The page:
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Engineers Test Fire’s Effects on Structural Steel

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Researchers in engineering at Purdue University in West Lafayette, Indiana are studying the effects of fire on steel structures, such as buildings and bridges. The research uses a unique heating system and a specialized laboratory for testing large beams and other components.

Building fires may reach temperatures of 1,000 degrees Celsius (1,800 degrees Fahrenheit), say the researchers, which would take exposed steel about 25 minutes to lose about 60 percent of its strength and stiffness. Increasing the steel’s temperature makes it softer and weaker.

One of the team’s projects focuses on how a building’s steel-and-concrete floor and its connections to the building behave in a fire. Another project concentrates on how fire affects steel columns and a building’s frame.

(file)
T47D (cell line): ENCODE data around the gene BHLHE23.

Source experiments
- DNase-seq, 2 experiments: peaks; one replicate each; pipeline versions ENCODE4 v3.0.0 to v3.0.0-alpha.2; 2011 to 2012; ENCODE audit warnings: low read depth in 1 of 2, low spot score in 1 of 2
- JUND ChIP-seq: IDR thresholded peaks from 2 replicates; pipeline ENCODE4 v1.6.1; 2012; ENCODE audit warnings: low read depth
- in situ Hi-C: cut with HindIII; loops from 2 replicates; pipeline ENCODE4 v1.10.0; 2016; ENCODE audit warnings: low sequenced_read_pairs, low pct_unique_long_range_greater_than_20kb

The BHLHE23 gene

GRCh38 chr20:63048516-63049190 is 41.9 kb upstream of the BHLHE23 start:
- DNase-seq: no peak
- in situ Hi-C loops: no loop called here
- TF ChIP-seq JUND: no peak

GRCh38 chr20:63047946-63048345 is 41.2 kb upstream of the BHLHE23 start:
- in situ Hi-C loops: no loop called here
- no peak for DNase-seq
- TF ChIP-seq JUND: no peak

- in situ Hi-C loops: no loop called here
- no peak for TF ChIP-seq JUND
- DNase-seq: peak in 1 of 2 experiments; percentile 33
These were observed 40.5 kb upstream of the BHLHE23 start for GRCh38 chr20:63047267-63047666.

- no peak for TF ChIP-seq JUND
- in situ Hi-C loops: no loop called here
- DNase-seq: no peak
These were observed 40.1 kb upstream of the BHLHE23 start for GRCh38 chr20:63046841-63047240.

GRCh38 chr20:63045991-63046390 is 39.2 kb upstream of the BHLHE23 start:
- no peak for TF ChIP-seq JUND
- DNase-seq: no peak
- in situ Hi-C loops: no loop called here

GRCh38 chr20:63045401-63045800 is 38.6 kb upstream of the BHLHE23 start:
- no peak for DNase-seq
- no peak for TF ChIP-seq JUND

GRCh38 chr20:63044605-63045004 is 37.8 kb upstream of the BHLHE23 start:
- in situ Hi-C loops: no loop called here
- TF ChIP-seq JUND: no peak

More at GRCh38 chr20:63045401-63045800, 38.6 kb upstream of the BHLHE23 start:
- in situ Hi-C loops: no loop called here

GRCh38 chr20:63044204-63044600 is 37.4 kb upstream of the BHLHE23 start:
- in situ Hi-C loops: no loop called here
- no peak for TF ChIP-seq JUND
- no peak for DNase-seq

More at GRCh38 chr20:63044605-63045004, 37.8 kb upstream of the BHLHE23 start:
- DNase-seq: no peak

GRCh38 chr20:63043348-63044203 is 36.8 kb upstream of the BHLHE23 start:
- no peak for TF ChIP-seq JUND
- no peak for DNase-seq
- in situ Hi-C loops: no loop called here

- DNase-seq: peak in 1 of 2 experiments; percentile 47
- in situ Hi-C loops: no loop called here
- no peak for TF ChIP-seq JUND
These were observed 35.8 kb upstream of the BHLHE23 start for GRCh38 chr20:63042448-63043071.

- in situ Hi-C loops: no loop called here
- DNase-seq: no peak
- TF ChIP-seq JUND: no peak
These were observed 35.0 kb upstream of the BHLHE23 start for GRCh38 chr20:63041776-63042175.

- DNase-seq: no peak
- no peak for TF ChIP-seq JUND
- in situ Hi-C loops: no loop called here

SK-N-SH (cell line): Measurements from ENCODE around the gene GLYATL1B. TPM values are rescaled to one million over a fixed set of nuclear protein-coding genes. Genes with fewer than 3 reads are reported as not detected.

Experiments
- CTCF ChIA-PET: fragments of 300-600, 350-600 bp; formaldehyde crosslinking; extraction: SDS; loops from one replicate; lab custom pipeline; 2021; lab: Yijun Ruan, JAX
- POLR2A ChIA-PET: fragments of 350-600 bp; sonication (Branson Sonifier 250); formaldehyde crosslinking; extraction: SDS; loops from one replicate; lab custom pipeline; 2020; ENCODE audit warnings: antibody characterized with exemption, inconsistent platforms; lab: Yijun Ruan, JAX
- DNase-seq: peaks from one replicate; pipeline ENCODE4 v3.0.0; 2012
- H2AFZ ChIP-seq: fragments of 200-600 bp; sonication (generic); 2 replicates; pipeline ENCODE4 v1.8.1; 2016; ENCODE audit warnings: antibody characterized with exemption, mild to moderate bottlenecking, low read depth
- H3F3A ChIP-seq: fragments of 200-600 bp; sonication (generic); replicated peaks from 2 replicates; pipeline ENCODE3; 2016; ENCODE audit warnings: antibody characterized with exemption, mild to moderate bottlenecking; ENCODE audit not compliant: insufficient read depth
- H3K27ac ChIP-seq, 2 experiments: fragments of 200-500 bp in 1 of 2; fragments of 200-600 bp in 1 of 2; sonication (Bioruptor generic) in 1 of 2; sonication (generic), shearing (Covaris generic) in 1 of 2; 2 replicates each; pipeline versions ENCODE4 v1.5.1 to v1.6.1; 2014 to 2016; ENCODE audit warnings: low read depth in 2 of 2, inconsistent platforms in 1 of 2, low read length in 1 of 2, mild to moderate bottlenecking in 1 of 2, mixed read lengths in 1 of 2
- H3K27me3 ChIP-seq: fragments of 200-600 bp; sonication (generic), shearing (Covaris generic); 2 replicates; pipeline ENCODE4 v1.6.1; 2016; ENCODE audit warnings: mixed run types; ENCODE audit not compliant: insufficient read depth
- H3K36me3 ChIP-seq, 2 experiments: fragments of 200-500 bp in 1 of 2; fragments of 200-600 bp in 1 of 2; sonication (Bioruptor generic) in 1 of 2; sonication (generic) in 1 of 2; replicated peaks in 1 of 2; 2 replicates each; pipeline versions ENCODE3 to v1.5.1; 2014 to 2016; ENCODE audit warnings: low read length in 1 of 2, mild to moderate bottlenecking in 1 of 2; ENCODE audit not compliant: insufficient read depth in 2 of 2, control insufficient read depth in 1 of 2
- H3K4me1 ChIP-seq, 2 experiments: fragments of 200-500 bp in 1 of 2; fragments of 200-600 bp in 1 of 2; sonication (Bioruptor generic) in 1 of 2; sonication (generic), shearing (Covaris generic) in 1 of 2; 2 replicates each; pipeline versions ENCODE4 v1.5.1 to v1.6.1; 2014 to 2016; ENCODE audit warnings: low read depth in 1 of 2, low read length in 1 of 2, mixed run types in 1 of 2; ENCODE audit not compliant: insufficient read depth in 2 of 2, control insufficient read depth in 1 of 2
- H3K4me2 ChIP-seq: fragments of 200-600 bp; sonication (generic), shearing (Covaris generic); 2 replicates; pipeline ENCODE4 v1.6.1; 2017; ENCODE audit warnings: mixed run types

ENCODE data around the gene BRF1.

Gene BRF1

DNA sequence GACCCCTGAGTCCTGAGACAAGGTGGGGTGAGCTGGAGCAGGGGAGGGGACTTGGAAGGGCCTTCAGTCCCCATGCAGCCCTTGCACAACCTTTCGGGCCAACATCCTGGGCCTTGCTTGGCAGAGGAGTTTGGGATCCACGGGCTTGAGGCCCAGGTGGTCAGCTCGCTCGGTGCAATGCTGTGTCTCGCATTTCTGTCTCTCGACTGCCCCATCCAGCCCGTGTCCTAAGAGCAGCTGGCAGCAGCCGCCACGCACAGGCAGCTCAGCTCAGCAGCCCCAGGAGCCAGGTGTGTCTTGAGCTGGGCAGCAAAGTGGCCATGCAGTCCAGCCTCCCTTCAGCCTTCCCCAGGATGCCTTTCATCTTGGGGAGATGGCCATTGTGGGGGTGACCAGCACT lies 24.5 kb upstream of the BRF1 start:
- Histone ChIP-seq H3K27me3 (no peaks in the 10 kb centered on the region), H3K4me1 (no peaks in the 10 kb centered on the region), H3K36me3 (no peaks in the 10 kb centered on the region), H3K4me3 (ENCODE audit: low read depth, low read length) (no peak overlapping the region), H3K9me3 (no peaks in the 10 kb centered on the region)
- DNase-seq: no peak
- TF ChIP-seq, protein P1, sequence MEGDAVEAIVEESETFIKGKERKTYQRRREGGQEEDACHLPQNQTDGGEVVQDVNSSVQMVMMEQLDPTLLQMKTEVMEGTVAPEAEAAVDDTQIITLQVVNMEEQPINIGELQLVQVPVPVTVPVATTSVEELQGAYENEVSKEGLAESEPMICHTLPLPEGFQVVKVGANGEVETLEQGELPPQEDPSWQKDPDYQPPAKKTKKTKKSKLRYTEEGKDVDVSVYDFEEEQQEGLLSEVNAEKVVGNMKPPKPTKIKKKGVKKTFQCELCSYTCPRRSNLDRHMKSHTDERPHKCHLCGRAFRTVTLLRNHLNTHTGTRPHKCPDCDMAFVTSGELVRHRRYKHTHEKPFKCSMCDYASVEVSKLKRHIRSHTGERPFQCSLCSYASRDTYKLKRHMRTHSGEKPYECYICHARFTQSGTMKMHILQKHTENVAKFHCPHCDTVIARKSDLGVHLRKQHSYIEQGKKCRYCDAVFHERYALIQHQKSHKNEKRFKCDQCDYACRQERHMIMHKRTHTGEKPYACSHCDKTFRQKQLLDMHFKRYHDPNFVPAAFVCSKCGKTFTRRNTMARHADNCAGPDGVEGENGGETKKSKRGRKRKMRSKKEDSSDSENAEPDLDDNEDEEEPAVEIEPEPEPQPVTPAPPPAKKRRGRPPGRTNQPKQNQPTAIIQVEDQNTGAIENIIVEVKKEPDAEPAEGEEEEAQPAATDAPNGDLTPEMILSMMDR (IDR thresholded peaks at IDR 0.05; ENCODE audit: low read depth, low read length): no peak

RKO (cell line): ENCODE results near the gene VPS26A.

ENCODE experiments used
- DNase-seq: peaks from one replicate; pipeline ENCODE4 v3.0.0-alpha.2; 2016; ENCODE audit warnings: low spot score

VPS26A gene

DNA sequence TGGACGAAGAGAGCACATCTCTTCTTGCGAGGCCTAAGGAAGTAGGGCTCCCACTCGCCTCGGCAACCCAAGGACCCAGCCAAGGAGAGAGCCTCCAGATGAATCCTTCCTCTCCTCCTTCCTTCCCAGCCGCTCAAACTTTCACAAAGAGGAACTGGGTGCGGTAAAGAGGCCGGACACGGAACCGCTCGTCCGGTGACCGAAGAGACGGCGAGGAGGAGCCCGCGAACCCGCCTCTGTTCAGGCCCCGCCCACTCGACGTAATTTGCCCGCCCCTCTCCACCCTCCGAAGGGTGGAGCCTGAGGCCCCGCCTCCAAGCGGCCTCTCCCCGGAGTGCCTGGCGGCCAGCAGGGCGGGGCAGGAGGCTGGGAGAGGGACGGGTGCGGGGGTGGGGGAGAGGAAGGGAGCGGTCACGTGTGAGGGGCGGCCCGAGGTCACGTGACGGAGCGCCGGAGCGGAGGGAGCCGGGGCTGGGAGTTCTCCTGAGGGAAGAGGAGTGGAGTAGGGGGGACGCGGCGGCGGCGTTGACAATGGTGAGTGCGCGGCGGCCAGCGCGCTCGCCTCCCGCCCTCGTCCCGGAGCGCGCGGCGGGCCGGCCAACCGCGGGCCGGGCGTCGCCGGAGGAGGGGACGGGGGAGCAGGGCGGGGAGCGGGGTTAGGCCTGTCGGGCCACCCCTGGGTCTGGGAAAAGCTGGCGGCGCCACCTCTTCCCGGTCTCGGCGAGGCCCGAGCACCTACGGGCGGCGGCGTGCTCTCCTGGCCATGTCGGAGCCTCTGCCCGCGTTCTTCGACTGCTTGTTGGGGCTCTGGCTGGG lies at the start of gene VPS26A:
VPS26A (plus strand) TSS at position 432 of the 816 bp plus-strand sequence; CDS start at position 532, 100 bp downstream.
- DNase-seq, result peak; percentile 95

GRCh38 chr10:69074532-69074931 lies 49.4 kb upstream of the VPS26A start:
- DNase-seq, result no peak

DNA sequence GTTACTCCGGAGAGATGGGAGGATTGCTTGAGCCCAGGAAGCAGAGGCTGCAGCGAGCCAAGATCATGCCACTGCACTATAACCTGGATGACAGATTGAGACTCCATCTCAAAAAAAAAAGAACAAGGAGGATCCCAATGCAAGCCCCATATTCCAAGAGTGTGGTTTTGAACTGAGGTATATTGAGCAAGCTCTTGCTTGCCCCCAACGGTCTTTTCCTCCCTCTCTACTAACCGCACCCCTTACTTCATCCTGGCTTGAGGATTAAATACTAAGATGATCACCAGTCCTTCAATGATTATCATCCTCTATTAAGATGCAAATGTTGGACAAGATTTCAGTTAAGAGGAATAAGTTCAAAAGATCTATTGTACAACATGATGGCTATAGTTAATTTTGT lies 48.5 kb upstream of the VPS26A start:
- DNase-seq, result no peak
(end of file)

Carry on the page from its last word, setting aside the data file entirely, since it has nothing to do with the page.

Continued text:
For this research. the Purdue team designed a system made up of heating panels to simulate fire. The panels have electrical coils placed close to the surface of the specimens. As the system is used to simulate fire, test structures are subjected to forces with hydraulic equipment. In addition to the heating panels, the 66,000-square-foot laboratory has special hydraulic testing equipment and overhead cranes. These tools and methods are considered more realistic of the stresses on steel in fires than the usual testing furnances that cannot simulate the additional loads and forces from everyday use.

The research group also has tested 10-by-10-foot composite floor systems made of steel beams supporting a concrete slab inside a furnace operated by Michigan State University. The composite design is the most common type of floor system used in steel structures.

Findings from that research will be compared with floor-system testing to be conducted at Purdue. Results from both experiments will be used to test and verify computational models used to design buildings.

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